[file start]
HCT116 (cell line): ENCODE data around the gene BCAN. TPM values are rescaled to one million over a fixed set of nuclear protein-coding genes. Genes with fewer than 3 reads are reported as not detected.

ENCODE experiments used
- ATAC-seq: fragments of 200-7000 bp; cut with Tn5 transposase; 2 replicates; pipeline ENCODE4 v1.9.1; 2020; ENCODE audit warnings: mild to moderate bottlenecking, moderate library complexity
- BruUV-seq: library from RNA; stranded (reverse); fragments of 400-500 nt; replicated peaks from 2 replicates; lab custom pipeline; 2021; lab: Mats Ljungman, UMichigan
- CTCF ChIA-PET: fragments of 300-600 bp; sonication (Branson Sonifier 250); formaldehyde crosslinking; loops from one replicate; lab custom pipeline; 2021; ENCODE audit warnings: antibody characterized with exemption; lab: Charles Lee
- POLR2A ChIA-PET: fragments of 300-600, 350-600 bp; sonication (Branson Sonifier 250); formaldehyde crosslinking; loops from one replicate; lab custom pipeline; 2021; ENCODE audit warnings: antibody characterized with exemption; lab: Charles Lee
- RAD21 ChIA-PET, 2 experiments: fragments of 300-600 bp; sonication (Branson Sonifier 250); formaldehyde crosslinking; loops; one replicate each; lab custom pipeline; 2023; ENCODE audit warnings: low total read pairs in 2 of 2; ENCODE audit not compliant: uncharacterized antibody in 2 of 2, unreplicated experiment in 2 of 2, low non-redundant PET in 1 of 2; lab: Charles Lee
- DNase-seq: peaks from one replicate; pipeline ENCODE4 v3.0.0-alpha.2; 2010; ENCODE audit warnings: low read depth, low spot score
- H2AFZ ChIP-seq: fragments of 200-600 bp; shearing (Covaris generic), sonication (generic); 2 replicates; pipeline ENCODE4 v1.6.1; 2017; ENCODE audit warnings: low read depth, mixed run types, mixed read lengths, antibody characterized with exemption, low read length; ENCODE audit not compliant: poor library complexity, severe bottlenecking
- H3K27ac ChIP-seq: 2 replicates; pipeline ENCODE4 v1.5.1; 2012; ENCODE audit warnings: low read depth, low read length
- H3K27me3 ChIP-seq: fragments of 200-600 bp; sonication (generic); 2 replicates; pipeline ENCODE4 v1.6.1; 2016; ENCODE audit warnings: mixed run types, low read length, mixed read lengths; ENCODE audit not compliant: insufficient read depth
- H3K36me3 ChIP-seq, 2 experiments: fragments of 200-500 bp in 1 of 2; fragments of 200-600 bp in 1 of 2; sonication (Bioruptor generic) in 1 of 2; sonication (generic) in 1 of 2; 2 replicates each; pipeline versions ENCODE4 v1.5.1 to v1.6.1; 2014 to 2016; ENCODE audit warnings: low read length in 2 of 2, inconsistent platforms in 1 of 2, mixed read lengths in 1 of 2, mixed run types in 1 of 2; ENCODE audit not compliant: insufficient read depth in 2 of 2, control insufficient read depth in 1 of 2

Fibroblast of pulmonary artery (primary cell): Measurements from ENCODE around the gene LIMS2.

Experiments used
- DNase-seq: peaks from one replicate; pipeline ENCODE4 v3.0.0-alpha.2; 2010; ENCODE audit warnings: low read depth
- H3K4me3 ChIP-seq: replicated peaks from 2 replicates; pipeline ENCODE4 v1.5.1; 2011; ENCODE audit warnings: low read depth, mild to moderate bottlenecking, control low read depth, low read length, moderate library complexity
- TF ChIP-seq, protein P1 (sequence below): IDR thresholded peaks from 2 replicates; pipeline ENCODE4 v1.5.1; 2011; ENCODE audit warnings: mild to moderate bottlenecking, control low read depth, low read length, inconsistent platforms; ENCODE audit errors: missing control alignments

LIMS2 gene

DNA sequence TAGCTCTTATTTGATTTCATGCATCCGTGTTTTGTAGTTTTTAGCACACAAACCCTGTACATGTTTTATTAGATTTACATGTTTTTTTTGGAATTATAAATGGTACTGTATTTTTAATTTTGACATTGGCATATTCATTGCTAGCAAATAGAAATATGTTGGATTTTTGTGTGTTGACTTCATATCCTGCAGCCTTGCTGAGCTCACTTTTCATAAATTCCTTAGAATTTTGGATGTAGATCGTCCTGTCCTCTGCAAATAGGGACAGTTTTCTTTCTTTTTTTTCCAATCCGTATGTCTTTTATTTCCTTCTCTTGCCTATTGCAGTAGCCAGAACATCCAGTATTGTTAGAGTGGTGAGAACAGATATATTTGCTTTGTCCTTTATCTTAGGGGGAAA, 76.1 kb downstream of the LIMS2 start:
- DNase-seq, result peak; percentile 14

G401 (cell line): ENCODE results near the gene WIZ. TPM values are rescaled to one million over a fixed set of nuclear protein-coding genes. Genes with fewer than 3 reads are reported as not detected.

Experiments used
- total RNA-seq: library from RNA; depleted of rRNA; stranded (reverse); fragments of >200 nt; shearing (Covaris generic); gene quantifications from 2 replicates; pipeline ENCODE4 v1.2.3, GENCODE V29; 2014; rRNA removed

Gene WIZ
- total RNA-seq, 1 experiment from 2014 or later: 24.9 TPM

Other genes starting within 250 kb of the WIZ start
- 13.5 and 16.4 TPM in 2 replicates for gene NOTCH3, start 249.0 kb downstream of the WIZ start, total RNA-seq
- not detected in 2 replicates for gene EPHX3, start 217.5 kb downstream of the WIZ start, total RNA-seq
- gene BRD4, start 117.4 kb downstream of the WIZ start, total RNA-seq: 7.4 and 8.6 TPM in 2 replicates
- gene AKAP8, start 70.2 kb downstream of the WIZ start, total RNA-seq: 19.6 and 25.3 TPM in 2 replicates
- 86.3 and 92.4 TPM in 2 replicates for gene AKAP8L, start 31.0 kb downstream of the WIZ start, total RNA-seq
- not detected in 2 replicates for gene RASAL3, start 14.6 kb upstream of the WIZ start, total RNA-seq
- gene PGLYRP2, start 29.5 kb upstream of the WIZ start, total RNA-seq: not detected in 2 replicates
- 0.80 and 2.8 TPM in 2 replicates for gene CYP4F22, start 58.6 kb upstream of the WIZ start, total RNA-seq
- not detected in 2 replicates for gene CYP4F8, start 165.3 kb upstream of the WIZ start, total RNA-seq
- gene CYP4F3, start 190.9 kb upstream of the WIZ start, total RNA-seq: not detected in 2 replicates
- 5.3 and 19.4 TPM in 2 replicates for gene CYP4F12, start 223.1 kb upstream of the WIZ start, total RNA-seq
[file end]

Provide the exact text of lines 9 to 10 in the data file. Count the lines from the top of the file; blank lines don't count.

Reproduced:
- H2AFZ ChIP-seq: fragments of 200-600 bp; shearing (Covaris generic), sonication (generic); 2 replicates; pipeline ENCODE4 v1.6.1; 2017; ENCODE audit warnings: low read depth, mixed run types, mixed read lengths, antibody characterized with exemption, low read length; ENCODE audit not compliant: poor library complexity, severe bottlenecking
- H3K27ac ChIP-seq: 2 replicates; pipeline ENCODE4 v1.5.1; 2012; ENCODE audit warnings: low read depth, low read length